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Can I Freeze It?

Can I Freeze It?
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US$ 13.99

Freezers are one of the most useful––and most neglected––tools in the kitchen. Particularly great for those dark winter months when you want to get dinner on the table 15 minutes after you get home from work––think lasagna, stews, curries, and soups––freezers are also useful for entertaining friends when time is short. In Can I Freeze It? Susie Theodorou explains the tips, tricks, and rules of freezing food, from containers and wrappers (foil or Tupperware?), to the best methods for retaining moisture and flavor, to what ingredients and dishes can and can't be frozen. She provides a wealth of recipes, along with color photographs, for whole and part dishes. Some are completely pre–assembled (think chicken in a marinade) and then frozen and cooked later. Still others combine frozen ingredients with fresh ones–pair a pastry from the freezer with berries from the farm stand, or defrost a sauce and use it to top fish straight from the market. Can I Freeze It? is the ultimate guide to saving time and money in the kitchen.

HarperCollins; October 2009
228 pages; ISBN 9780061829468
Download in secure PDF format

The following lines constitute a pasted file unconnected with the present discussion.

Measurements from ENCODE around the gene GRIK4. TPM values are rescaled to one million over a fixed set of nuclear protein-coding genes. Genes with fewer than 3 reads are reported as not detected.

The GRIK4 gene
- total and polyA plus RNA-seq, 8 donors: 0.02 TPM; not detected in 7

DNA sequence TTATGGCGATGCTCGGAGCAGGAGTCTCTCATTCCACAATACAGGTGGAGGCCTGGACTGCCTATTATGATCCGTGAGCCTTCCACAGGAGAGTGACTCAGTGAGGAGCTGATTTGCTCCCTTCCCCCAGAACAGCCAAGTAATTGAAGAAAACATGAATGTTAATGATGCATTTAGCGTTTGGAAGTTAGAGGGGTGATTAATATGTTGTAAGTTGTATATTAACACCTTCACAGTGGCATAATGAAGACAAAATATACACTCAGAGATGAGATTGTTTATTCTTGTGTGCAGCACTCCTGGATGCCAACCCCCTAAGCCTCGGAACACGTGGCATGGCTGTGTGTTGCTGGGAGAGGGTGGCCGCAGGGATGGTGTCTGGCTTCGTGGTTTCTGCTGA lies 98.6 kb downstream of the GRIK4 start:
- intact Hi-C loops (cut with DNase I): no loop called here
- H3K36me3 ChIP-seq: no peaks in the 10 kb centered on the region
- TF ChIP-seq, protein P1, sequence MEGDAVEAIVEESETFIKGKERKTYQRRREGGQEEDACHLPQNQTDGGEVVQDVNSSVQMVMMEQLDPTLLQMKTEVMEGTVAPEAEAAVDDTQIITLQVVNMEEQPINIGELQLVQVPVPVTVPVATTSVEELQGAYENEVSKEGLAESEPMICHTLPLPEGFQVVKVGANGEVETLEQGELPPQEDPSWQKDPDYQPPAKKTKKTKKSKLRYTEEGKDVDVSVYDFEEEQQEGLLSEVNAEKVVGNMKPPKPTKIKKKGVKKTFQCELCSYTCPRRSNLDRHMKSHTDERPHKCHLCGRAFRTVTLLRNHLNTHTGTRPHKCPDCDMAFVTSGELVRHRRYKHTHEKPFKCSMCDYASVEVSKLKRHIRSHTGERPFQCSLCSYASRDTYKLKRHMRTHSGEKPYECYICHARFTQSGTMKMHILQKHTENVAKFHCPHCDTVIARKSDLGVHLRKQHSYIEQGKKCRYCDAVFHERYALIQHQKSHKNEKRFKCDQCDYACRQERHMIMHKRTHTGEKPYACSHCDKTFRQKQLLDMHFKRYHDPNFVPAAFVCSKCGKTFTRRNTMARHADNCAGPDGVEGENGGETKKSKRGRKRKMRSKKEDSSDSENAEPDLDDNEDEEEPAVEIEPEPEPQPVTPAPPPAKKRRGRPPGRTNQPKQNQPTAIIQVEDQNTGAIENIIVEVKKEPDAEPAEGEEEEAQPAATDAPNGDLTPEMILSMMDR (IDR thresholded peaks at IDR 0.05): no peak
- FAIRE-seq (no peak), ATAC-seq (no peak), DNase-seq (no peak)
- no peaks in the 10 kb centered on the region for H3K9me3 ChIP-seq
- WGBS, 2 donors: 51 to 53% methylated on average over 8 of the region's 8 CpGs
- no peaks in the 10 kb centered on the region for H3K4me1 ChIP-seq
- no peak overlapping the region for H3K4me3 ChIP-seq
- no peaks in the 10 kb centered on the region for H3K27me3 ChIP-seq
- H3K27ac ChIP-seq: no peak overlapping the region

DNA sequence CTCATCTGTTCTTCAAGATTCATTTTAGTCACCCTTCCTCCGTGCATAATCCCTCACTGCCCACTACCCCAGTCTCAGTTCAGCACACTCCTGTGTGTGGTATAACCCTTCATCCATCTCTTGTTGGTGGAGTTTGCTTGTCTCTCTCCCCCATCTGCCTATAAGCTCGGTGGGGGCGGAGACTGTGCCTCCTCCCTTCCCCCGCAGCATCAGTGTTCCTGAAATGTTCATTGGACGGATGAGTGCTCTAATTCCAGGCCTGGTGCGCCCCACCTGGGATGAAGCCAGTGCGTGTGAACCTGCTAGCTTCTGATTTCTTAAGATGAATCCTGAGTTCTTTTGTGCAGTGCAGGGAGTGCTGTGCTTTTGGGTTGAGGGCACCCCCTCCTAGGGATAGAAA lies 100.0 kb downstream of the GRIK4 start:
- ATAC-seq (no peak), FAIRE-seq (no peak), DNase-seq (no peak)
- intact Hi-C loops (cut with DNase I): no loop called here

Excerpt


Chapter One

Perfect Freezing Every Time

How freezing works

Freezing preserves food by slowing down the growth of the microorganisms that cause decay. It does not kill microorganisms; but to grow they require water, and if the water within the cells of the food has been turned into ice, that means it is unavailable for bacterial growth and chemical reactions.

In order to achieve proper freezing and prevention of decay, a constant temperature of 0°F/-18°C or less is required. Some freezers cannot achieve or are not kept at that temperature. If the temperature in the freezer fluctuates, the length of time foods can be kept is reduced considerably. In order to help maintain the lowest possible temperature, keep freezer doors closed as much as possible, add small quantities of unfrozen food at a time, and make sure that all prepared food has cooled to room temperature before it is placed in the freezer.

The faster food is frozen, the better, as fast freezing creates smaller ice crystals. Food that is frozen slowly develops large ice crystals that can pierce the cell walls, possibly causing a compromise in the flavor and texture of many foods.

Always place unfrozen food in the coldest part of the freezer until solid, then organize the freezer as appropriate, with foods that are to be stored the longest kept in the coldest parts at the back, and foods that will be used quickly kept close to the front or on top.

Many freezers have a "fast-freeze" switch, which lowers the temperature to enable food to be frozen more quickly. Once the food is solid, turn off the fast-freeze switch. Other models have a thermostat dial so you can turn the dial to its lowest temperature setting while the food is freezing and then once the food is frozen solid, return the dial to the original setting. Don't forget to do so, as these dials may also control the temperature within the refrigerator.

Last, a word on what happens when freezing goes wrong. The telltale sign of freezer burn is a frosty, gray appearance on the surface of the food; freezer burn can cause the prepared food to taste spoiled and tough. This happens when air dries out the surface of the food as it is in the freezer. It can easily be prevented by wrapping the foods tightly with the correct materials.